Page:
Messari’s Selkis claims cryptocurrency industry hasn’t earned a Safe Harbor
On the latest episode of the ‘On The Brink’ podcast, CEO and Founder of Messari, Ryan Selkis, spoke about the state of the cryptocurrency industry, exchanges, regulations, and the outlook for 2020. According to Selkis, predominant data providers, and not exchanges, will benefit the most if cryptocurrency is as revolutionary for finance as the Internet was for the spread of information.
However, he also spoke of how it would not be that far of a step for an exchange to migrate down that path. “You look at the New York stock exchange and ICE — they are predominantly a data business,” he said.
Selkis also spoke about the regulatory environment surrounding cryptocurrencies, claiming that Safe Harbor for some tokenized networks would be interesting, “but the industry hasn’t earned a safe harbor.” Safe harbor is a regulation that specifies that certain conduct will be deemed not in violation of a given rule.
According to Selkis, a De Minimis exemption for crypto is required, with the Messari CEO going on to claim that “the tax policy is a disaster.” Ideally, according to the Messari Founder, the United States should adopt cryptocurrency tax policies from France and Germany right now. However, Selkis conceded that it is unlikely to happen.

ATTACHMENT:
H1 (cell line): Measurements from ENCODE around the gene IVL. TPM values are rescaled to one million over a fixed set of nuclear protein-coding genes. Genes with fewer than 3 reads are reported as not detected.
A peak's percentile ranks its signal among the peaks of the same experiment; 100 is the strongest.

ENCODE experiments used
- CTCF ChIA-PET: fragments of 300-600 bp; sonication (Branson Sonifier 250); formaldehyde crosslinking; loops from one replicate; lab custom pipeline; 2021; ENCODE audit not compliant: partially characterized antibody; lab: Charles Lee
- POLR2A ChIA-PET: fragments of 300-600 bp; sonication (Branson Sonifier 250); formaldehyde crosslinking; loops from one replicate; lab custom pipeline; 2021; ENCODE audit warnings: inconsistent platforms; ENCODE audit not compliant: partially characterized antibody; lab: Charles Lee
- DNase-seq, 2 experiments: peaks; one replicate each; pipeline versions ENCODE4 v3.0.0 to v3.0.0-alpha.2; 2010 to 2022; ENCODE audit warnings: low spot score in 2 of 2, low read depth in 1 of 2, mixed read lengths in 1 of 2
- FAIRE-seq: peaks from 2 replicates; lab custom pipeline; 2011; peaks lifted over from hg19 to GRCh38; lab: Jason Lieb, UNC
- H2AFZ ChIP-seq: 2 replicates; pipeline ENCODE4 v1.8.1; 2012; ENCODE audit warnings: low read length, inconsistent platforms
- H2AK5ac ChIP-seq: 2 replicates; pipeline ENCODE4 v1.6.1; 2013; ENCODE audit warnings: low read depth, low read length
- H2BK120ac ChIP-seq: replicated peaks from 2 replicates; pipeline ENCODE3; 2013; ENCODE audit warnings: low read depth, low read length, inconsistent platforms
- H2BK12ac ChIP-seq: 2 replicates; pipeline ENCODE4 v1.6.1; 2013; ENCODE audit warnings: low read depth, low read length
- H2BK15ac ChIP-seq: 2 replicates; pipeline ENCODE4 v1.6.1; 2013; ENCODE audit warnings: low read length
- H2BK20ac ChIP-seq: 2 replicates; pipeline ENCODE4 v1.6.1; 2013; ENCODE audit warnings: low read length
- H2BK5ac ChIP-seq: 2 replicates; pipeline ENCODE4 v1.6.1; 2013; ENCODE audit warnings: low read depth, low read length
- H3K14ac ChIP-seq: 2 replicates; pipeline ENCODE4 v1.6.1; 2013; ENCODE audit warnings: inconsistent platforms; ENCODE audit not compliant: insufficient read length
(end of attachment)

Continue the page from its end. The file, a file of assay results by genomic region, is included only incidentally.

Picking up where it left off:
Further, he said that crypto-to-crypto trades being exempt from taxation would “solve a ton of headache [and] probably generate more revenue for the IRS” due to higher degrees of compliance. Selkis also said that a lot of the income that people could make over the next few years will come from staking and dividend-like rewards that can easily be taxed, as well as self-reported. “It’s tracking cost basis for all the underlying that becomes such a nightmare.”
Subsequently, Selkis asserted that he doesn’t think it’s going to happen because “regulators are not that forward-thinking and Congress is not going to do anything in an election year.” However, he noted that some jurisdictions, such as Europe, are doing it right, which is closer to where the United States needs to be.